Whatever the merit to your views on specific policies viz. climate, they do not seem to have anything to do with whether Dr Spencer, the Hon. Mr Stringer, or Dr Kreutzer (and others) are propagating misconceptions regarding the scientific consensus or not.

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  7. Russ R. - I find your list interesting, but your assertion that these are unaddressed questions is not supportable.

    • 1-4 on the greenhouse effect are basic science, as per the overviews in the IPCC WG1 publications here and here. If you wholly disagree with any of those you are in the 3% of dismissives. 
    • 5 on impacts has certainly been studied, see the IPCC WG2 "Impacts, Adaptcation, and Vulnerability" for an overview. 
    • 8-10, how fast and how much AGW can be reduced, depend entirely on the mitigation policies that are actually implemented - politics. 
    • 6, 7, 11, and 12 on cost/benefit ratios have been the subject of many studies; there are reasonable references here and here. In general economic studies of mitigation versus adaptation find mitigation advantageous by a factor of 5-10x over adaptation. I would suggest discussion on economics take place on those more appropriate threads.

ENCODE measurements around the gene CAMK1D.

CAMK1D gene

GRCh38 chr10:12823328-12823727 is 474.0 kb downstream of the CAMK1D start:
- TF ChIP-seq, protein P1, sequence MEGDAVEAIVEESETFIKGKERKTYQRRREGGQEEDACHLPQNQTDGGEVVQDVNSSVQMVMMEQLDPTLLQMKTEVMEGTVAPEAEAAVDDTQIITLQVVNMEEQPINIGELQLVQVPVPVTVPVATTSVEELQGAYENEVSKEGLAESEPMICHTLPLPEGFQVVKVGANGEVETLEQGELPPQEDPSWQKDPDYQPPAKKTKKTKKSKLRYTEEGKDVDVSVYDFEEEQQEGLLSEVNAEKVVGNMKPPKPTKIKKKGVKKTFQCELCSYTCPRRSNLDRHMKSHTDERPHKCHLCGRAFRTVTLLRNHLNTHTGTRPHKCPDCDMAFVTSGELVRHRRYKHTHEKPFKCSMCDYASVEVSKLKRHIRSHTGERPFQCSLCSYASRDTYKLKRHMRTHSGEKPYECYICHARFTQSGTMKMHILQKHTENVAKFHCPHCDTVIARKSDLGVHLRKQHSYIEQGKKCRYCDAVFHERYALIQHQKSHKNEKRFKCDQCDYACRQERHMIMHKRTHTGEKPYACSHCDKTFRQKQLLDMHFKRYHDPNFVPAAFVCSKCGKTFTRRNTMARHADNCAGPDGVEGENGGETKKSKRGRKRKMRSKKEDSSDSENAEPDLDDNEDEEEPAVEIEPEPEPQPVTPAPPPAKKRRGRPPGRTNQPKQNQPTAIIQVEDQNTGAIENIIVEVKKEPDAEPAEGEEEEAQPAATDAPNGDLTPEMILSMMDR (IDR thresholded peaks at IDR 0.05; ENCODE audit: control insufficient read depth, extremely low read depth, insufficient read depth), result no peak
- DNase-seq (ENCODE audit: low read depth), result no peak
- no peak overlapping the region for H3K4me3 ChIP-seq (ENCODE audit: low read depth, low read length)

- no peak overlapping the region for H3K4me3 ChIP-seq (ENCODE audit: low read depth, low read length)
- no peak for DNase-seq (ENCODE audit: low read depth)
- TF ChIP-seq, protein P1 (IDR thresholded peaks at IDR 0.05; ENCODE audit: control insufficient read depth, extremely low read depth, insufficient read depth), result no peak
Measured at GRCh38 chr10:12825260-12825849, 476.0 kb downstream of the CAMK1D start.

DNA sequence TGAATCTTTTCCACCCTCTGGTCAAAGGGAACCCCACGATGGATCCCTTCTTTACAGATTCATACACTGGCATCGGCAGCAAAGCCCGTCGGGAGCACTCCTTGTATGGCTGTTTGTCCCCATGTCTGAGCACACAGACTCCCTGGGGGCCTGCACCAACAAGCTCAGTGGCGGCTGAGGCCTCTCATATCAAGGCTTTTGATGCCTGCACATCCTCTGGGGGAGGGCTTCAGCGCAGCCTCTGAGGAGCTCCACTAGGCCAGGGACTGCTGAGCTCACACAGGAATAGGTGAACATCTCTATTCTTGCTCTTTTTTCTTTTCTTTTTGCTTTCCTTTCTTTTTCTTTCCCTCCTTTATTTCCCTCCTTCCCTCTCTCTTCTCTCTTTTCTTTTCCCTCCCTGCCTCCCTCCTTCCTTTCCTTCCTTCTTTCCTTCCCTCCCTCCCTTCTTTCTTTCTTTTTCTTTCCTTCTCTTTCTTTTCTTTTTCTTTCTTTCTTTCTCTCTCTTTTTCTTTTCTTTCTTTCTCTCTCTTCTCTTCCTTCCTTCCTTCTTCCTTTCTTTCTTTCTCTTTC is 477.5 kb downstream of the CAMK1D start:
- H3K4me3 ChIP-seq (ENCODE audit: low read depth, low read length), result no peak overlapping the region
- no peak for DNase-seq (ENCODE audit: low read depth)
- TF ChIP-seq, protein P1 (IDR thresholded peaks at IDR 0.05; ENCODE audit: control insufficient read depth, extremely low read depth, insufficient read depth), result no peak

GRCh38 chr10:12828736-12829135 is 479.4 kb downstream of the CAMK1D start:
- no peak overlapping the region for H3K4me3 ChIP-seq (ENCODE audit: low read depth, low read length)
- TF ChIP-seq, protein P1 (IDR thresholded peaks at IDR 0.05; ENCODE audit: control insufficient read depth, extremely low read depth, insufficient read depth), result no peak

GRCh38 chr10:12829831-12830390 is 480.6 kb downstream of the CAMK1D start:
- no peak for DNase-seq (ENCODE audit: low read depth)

The basic science is what it is, and that is where the oft-referred to 97% consensus is found. Economic studies vary quite a bit, but the ones not showing strong mitigation benefits tend to have some very unreasonable assumptions. And the policies and responses are strictly political in nature, although one hopes they are informed by the science. 

    Your objections and issues appear to be (IMO) primarily economic/political - that's really rather off-topic in a thread regarding consensus on science. 

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  8. Dikran Marsupial & KR,

    Please show me where any of these 12 questions were addressed as part of the "97% Consensus" in the paper being cited.  They're not.  The paper (and the much touted 97% Consensus") only addressed two very narrow and simple questions.  (Is the earth warming? and Are humans responsible?)    I happen to agree with both positions, so no issues there.

    I have two issues with how this is being used (by folks from this site and others).  

    First, the "consensus" is being misrepresented as being broader than it actually is.  For example, here:  Obama twitter 97%

    Pardon?  Where exactly did "dangerous" come from?  It wasn't part of the study, which make the third part of the statement completely unsubstantiated.  Okay, the president probably didn't actually read the paper himself.  But did anybody bother to correct that very public mistake?  It appears not.

    Second, this "97% consensus" is being presented, in and of itself, as justification for policy action, taking for granted all of the rather important questions that I listed above.  Here for instance:

    "With the latest study showing 97 percent certainty about climate change being caused by human activity, we're 100 percent certain that Congress needs to pass serious climate legislation such as a revenue-neutral carbon tax."  - Dana Nuccitelli  (

    If that's not an a serious leap of reasoning, I don't know what is.  (And I'm not even opposed to a revenue-neutral carbon tax, so my taking issue with Dana's statement isn't ideological.)